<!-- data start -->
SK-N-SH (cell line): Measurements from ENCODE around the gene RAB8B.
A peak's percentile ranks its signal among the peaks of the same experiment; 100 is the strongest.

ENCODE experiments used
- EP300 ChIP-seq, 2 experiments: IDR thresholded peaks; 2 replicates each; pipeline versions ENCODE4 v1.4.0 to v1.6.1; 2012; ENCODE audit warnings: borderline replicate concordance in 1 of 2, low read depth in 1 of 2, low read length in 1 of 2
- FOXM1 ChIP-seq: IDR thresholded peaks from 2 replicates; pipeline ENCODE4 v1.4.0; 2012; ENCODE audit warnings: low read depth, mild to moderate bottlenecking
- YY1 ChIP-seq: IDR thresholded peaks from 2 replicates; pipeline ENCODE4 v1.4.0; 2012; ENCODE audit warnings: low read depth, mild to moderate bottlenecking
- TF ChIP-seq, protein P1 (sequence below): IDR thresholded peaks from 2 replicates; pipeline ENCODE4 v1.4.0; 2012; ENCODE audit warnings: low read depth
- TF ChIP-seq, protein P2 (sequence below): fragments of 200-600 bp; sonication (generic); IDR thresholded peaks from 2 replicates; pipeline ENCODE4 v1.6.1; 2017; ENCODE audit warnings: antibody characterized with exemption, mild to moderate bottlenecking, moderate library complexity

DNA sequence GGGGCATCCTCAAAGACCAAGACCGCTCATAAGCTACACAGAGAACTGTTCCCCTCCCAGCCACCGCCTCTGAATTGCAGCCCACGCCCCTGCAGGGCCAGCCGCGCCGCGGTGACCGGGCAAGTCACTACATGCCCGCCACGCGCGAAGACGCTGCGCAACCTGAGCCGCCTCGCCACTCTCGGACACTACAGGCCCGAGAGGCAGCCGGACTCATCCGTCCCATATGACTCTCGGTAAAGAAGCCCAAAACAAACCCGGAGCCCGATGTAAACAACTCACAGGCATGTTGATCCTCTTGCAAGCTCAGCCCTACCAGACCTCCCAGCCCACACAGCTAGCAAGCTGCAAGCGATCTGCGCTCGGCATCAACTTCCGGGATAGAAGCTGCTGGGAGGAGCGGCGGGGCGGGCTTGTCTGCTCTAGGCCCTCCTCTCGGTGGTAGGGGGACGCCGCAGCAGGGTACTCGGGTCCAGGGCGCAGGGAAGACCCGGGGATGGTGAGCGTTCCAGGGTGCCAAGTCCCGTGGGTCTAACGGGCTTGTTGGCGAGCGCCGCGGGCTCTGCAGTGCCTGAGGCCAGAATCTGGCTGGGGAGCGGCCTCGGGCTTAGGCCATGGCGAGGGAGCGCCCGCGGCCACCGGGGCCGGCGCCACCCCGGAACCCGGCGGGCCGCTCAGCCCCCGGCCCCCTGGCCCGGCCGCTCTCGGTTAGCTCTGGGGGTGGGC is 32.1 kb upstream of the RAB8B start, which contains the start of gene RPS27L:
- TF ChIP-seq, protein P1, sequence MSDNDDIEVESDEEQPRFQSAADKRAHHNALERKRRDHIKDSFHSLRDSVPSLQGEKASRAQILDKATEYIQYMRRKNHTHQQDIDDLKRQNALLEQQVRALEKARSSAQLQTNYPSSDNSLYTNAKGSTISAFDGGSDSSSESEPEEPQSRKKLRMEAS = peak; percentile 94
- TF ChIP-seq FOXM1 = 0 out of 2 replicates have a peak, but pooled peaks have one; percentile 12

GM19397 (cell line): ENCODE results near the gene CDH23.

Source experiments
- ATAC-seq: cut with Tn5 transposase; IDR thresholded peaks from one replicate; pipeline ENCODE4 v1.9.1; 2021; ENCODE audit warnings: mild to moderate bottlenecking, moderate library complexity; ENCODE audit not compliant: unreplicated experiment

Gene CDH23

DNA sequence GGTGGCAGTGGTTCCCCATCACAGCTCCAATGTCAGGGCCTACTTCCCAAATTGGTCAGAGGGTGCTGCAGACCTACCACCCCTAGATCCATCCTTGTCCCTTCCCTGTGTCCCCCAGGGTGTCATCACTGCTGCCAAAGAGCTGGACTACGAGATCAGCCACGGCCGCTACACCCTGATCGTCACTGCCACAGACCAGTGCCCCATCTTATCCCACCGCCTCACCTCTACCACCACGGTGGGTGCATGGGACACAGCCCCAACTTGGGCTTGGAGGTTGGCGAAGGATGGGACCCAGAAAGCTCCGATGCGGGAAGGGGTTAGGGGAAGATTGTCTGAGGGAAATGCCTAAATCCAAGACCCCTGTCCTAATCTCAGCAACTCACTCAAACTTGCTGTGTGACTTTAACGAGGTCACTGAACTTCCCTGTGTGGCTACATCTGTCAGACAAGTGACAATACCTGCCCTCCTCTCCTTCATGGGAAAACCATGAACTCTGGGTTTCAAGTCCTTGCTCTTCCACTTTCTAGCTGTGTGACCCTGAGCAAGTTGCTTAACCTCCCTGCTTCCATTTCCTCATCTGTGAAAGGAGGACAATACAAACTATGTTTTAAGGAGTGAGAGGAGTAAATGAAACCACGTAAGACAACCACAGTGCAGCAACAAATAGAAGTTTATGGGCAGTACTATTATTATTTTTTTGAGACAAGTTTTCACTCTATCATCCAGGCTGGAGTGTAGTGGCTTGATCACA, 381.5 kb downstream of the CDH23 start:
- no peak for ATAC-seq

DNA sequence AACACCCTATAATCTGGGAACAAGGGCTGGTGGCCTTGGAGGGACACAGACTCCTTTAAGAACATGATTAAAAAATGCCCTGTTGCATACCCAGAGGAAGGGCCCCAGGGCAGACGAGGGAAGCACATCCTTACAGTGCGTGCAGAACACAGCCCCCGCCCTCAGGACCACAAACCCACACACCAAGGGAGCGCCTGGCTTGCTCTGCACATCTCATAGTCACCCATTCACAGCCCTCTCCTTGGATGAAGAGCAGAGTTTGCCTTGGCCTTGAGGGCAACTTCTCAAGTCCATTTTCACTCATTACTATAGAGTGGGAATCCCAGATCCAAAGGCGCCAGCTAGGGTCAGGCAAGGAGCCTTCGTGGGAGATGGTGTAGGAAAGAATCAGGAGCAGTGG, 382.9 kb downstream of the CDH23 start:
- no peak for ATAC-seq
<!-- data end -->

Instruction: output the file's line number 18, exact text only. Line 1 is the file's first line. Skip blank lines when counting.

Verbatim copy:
DNA sequence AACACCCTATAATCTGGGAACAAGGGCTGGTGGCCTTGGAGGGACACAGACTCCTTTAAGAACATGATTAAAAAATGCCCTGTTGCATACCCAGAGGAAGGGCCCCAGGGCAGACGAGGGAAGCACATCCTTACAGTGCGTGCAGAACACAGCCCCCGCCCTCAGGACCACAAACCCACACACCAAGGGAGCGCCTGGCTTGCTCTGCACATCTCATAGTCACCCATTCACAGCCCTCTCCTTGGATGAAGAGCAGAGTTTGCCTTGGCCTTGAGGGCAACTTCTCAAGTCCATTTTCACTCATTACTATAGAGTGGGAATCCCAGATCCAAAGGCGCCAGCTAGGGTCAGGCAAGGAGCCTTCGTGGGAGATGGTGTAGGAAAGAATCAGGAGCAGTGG, 382.9 kb downstream of the CDH23 start: